So what have I done with the extra time? Made a cushion cover, and all before breakfast. Remember the shirt cover I made at college, was it last year, can't remember now. After I made it I was so chuffed I bought another shirt of a similar colour thinking I would make another. It was £1 from the Age UK Charity Shop, I might add. This morning I got it out from under the piles of fabric I have. Let's make a cushion cover. Whereas the first one was a kind of lightweight silky fabric, this one is heavier cotton. Some of you will know how to do this but for those who don't, here's the plan. Best to use a shirt that is not fitted, straight up and down, and preferably no pocket. 
Lay the shirt flat on the table. You need to cut a straight line across the bottom. I have a very useful 2 foot plastic ruler, but you can use a piece of wood or anything that is long enough to go from one side to the other. No need to measure.

Then use your ruler to mark where you want to cut across the top, positioning it under the armpits. No need to faff about measuring, use your eyes to determine that you have a fairly straight oblong shape.

The buttons on the front of the shirt become the opening at the back of the cushion cover. If you don't want to embellish it you can sew it together along the top and bottom, inside out then turn it the right way, job is done. If you want to add something to the front do it at this stage. I cut three strips of pink stripey fabric from a shirt I had cut up for patchwork. Turned under a hem along the edges, and ironed it flat to make it easier to sew on.  
The embellishments finished, all there is left to do is turn it inside out and machine along top and bottom.

This is the one I made at college last year, lots of Suffolk Puffs on the front.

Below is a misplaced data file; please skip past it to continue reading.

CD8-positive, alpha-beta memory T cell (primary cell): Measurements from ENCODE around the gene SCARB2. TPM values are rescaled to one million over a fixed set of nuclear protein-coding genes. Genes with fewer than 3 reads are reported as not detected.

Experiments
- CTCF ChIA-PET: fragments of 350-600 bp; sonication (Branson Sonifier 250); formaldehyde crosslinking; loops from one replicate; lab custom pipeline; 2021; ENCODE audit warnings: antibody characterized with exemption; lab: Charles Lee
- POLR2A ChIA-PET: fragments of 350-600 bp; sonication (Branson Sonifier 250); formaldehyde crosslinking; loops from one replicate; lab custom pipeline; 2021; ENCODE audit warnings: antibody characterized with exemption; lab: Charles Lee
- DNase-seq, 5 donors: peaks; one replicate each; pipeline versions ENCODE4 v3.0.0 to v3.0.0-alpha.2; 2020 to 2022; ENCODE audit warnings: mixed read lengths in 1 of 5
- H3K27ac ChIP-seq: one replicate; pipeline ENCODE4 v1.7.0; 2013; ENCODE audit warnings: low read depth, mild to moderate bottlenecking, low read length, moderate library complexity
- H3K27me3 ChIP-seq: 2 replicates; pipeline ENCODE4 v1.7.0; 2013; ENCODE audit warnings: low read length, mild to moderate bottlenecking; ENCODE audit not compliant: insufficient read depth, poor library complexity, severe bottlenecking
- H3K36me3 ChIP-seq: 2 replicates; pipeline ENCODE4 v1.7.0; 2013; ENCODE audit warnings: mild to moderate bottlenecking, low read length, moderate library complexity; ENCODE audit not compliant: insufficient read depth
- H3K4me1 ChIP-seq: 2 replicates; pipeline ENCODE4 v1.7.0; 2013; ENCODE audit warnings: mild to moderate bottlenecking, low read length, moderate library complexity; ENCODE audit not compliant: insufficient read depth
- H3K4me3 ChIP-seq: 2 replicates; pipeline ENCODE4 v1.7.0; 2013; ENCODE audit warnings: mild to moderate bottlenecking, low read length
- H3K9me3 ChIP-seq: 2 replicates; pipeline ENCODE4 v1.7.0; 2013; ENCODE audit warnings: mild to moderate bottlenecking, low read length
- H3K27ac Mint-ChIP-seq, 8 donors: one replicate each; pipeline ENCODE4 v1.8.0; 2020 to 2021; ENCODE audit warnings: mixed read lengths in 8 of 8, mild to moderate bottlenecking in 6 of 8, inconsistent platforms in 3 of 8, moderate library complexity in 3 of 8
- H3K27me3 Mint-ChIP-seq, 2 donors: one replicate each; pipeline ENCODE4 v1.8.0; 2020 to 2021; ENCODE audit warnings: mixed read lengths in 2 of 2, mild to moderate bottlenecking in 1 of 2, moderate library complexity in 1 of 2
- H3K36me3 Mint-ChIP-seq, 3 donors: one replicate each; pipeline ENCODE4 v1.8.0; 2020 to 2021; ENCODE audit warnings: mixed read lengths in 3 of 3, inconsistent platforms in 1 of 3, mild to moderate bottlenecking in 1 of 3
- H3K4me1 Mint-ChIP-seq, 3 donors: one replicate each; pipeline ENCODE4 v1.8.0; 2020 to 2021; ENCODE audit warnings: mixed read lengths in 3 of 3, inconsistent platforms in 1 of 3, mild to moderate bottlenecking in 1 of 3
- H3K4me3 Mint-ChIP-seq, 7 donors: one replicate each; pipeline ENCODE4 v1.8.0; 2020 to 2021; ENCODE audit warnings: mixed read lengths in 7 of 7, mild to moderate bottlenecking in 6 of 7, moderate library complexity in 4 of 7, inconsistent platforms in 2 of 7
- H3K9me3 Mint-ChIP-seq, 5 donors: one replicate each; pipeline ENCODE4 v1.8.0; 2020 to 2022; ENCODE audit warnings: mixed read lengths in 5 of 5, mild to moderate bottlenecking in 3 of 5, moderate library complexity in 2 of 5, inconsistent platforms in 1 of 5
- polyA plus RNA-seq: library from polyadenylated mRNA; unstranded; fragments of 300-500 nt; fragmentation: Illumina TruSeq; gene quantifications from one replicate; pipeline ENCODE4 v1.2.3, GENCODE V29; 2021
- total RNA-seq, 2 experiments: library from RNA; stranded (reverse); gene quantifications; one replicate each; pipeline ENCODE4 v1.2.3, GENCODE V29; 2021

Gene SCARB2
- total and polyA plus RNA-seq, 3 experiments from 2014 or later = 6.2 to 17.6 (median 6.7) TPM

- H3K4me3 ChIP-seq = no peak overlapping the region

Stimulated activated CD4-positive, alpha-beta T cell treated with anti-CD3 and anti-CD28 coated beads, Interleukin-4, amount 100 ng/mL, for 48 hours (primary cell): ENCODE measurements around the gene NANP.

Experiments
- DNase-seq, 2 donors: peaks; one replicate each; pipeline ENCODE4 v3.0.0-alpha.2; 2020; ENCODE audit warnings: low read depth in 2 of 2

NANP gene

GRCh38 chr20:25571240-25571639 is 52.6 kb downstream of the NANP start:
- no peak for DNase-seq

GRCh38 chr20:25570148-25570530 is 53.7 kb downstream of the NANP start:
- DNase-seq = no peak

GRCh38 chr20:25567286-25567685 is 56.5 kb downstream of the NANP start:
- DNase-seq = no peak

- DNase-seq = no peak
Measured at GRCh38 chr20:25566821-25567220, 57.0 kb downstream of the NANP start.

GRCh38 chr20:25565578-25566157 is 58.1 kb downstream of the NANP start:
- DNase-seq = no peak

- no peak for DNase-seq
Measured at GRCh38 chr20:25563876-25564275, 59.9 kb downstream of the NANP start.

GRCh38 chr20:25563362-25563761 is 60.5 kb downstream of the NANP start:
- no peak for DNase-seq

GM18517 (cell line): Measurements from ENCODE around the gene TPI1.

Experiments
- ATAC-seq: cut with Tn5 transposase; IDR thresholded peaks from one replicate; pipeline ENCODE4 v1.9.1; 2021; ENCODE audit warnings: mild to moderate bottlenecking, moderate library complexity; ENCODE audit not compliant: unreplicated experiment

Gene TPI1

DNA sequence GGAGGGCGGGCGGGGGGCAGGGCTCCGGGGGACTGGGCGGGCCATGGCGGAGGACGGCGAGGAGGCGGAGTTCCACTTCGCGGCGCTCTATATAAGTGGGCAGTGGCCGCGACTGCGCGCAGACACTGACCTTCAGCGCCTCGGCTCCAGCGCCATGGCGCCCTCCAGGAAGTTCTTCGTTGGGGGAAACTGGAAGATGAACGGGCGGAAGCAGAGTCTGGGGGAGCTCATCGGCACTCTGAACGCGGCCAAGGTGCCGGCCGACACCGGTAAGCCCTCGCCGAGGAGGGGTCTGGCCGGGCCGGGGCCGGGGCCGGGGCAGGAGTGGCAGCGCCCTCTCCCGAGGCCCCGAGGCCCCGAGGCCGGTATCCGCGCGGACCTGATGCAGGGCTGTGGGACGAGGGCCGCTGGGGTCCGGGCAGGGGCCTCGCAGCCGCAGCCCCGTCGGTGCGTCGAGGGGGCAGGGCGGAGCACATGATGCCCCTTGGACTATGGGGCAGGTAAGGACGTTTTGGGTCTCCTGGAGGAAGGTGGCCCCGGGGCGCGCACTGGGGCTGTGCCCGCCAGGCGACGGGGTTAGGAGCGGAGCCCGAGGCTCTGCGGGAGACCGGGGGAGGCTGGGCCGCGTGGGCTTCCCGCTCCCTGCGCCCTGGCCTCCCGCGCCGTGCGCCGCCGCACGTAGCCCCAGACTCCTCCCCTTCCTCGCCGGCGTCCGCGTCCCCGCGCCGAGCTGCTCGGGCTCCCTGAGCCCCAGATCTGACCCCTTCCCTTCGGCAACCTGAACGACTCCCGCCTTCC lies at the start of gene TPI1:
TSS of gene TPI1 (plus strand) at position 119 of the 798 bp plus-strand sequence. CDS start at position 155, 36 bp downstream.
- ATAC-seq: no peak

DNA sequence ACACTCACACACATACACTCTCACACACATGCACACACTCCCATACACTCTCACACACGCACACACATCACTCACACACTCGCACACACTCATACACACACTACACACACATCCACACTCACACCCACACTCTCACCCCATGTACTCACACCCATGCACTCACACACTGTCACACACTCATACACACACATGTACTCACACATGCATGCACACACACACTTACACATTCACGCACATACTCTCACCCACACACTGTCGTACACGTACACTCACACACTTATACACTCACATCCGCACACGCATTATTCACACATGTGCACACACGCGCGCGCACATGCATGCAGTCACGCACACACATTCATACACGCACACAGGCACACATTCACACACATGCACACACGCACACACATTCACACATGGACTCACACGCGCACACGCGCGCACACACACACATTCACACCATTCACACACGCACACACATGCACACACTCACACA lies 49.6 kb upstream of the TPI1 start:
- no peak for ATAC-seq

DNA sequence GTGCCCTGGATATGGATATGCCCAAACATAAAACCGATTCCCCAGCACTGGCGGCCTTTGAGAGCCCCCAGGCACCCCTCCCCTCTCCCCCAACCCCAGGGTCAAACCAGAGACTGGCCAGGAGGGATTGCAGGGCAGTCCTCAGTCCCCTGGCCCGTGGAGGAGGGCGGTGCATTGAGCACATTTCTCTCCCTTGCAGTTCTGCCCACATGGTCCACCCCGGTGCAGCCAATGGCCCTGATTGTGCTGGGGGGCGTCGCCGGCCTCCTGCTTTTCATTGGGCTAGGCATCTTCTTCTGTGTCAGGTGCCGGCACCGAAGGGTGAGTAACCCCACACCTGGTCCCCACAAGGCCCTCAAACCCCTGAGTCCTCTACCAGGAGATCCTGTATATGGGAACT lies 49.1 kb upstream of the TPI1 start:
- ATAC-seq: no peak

I didn't want to spend a lot of time on it today, I kept it simple. Stitched some colourful buttons on the stripes. I think the result is rather smashing. And all before breakfast. 

Anyone else going to have a go at this? The easiest way to make a cushion cover. If you have any shirts hanging around from dearly departed family members, and are reluctant to give them away, what a nice idea to give them a second life. You can make cushions full of memories.

Thank you for popping in, I'll see you soon.
Toodle pip

Wednesday, 1 July 2015

Waving the flags

Phew, hasn't it been hot today. I have ventured out but not for long, it felt like I was being baked in an oven. Best off indoors so I got on with a bit of sewing. On Monday I cut out all the pieces for a strip of bunting, 21 flags, 42 pieces, using mainly oddments of fabric which needed using up. Today I sewed them all together. 

If you want to have a go at this, here's what I did. I haven't made bunting before so I guessed the size of the flags. Each one has two pieces. I made a template out of a cereal box and used that to cut out the pieces. 
Then I decided to add some tassels, so I cut three pieces of multicoloured wool 8 inches long, for each one, tied a knot in the ends and added a bead.

Make a sandwich with the fabric, bottom piece right side up, tassels in the middle, another piece of fabric on top, right side down.

Machine two edges, trapping the tassels at the bottom point. You could use one tassel if you like, it would be easier.
Turn it the right way round and iron flat.

Then make as many as you like depending on how long you want your bunting. I have 21.

Luckily in my bit box I had a long length of turquoise ribbon. I folded it in half along the length and ironed it flat. The open top edge of the flags is sandwiched between the fold of the ribbon. Pin them in place, I left a one inch gap  between each one. Sew a very neat line making sure you go through all the layers. And there you have it. This will look nice in the summer house. I might make some more. 

Look what I've got. My friend has too many rucksacks and she asked if I want one. This will come in handy, it's a medium size, half way between a day sack and my big sack. This will be useful for a few days away. It's a good fit and lightweight, with lots of pockets. Perfect. I have got some very nice friends.

That's all for tonight folks. It's cooling down a bit now, I have to water up, and Rocky wants a walk. See you soon.
Toodle pip